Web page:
Sometimes a little lift isn’t enough — enter the Bump-It-Up push-up bra, which features padded underwire cups and a twist in the front for more of a push-up effect. Caldwell says her clients fall for this bra whenever she puts them in it, especially for its plunging neckline to show more cleavage and less cup. Or, if you’re in search of something more like lingerie — such as lace peeking through — Harrington mentions Gossard’s Superboost bra to enhance décolletage.
Best plunge bra for small breasts
30A–38DD | Underwire | T-shirt style cups, lightly lined and molded with mesh overlay
It would be wrong to call the Feathers bra a cult favorite of the underwear underground. It’s just popular, period. If you’re an eagle-eyed Strategist reader, you might have noticed the Feathers topping our overall list of the best bras. It was the most mentioned bra for that story and happens to be the most mentioned here, too. Writer Molly Lamoureux previously told us the Feathers is “the unicorn of undergarments.” Lori Kaplan, owner of Bra Tenders, says, “It’s a very lightweight, deep-plunge bra with a little lace trim, so it’s good for T-shirts but it still has some feminine effects.” Parsons fashion-marketing student Tammy Lee seconds the plunge point, describing how “its low cut is flattering for A cups because you can see cleavage,” but “your boobs also look natural in them while being held up, even though it’s not a push-up.” Dale, Harrington, and Palep name-checked this Natori style as well. Palep likes the “lovely round shape” the Feathers makes, which is meant to embrace your natural size (especially as other brands seem to “profit off insecurity,” she adds).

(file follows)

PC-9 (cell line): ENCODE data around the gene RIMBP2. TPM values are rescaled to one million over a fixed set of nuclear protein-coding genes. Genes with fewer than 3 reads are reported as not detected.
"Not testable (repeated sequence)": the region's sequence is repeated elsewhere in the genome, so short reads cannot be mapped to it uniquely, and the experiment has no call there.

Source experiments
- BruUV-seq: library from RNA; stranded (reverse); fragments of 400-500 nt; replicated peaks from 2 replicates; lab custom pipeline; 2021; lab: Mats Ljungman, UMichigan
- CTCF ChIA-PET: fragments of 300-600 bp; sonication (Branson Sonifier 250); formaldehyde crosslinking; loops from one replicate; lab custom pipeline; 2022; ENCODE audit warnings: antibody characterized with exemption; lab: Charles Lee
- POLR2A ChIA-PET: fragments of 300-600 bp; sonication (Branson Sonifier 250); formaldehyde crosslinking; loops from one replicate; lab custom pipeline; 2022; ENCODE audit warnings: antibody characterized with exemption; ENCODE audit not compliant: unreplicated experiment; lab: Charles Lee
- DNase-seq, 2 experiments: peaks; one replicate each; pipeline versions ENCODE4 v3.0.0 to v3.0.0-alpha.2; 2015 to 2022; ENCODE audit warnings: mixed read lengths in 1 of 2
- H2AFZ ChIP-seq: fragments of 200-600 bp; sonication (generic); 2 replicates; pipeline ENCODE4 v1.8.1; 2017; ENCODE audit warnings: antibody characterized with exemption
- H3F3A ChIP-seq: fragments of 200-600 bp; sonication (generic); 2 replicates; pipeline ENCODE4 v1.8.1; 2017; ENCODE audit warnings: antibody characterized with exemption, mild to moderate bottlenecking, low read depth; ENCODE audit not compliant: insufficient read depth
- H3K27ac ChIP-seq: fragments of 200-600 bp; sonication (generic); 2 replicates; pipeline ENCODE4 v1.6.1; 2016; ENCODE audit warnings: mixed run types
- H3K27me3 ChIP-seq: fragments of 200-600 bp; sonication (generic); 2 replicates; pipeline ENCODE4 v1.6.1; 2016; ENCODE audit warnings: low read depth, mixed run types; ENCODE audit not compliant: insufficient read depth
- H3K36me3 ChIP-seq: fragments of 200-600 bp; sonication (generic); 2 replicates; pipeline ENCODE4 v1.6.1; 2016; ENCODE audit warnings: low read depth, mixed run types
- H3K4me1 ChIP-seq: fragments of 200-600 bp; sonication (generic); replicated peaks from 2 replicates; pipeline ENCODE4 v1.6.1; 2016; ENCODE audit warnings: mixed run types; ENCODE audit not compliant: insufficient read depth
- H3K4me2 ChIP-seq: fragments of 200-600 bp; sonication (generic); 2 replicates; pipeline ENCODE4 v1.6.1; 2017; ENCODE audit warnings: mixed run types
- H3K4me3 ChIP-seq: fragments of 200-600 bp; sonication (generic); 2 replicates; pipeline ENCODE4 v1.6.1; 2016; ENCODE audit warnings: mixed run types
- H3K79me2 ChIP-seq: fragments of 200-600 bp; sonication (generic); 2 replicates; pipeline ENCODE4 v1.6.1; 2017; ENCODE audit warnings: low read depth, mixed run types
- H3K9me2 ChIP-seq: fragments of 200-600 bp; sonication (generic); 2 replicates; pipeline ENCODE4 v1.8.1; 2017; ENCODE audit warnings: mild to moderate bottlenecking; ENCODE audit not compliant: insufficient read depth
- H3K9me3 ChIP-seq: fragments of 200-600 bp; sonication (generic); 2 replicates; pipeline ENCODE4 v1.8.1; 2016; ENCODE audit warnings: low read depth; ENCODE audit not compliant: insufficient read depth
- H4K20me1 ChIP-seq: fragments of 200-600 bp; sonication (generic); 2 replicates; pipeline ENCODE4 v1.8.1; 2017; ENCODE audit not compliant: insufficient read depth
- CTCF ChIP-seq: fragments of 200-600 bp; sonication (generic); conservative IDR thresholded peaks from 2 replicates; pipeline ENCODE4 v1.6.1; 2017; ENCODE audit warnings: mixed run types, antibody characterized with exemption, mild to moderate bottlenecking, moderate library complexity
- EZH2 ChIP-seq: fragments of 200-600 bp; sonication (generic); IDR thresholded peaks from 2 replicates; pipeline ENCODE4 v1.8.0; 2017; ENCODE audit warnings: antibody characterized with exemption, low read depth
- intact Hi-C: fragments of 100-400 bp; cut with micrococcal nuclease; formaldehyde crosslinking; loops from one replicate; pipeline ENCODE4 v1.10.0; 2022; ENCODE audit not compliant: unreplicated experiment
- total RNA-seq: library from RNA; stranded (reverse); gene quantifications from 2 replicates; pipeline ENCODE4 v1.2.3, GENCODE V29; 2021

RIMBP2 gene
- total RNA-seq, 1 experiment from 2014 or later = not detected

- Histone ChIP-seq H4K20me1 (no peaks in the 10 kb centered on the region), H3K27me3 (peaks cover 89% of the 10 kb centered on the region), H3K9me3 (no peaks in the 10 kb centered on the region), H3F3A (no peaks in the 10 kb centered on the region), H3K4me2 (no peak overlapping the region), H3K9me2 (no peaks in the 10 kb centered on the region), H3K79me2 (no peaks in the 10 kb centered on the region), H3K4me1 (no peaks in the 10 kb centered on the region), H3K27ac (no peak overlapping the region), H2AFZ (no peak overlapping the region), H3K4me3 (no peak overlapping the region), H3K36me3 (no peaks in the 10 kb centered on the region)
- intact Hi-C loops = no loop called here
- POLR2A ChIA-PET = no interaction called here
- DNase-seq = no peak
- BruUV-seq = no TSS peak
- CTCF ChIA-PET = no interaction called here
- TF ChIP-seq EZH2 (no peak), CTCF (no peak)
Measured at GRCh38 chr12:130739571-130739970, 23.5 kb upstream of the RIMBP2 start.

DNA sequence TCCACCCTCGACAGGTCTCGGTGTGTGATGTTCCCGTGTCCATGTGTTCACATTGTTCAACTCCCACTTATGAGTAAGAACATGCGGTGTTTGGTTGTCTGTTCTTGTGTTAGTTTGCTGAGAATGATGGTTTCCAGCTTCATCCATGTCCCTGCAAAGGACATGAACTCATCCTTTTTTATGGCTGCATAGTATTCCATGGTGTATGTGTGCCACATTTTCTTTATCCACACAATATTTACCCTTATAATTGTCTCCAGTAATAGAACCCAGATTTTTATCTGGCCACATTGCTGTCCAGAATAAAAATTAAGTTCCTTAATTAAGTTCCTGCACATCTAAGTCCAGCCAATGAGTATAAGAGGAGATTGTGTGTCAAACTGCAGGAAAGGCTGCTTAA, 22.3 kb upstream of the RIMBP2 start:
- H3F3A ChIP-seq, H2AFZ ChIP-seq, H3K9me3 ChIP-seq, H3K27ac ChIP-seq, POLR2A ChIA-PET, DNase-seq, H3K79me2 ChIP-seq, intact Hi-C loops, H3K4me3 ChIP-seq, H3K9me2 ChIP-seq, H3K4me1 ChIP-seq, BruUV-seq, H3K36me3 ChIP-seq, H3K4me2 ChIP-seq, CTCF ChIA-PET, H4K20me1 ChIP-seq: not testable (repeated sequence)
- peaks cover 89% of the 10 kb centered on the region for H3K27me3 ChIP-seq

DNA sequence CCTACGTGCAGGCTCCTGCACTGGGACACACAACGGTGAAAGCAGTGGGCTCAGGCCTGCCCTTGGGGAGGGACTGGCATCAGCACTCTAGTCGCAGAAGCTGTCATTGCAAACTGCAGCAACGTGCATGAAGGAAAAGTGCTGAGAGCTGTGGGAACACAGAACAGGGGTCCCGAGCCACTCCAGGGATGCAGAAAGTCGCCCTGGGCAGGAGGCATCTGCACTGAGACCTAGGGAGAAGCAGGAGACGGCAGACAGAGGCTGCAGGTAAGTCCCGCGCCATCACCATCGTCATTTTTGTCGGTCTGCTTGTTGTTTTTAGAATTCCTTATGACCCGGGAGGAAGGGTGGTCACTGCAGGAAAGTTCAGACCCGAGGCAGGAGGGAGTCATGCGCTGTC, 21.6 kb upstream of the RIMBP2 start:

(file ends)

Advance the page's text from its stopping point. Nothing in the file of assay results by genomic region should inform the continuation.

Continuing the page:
Best demi bra for small breasts
Sizes 32A–36D | Underwire | Demi-cut cups with unlined lace
If cleavage is the goal, plunge bras like the Feathers will push your breasts in from the sides for a more extreme effect, Dale explains. A demi is different. You’ll get a bit of lift (without any padding) that Dale says is “kind of like a pretty muffin top.” Her demi recommendation comes from the Dutch company Timpa, and it’s low-cut enough to be worn with a dramatic neckline. (Though the scalloped lace trim at the top of the cups could be pretty peeking out if you’re so inclined.) Demis like this one are made to hoist your breasts from the bottom and push them up, Dale says. “It doesn’t try to squish them together to create cleavage.” Keep in mind that the Duet is designed to have deep cups and a snug band — it’s suggested you stay with your true cup size for more cleavage or go up for a more subtle look.
Best spacer bra for small breasts
32B–38D | Underwire | T-shirt style with lightly lined spacer cups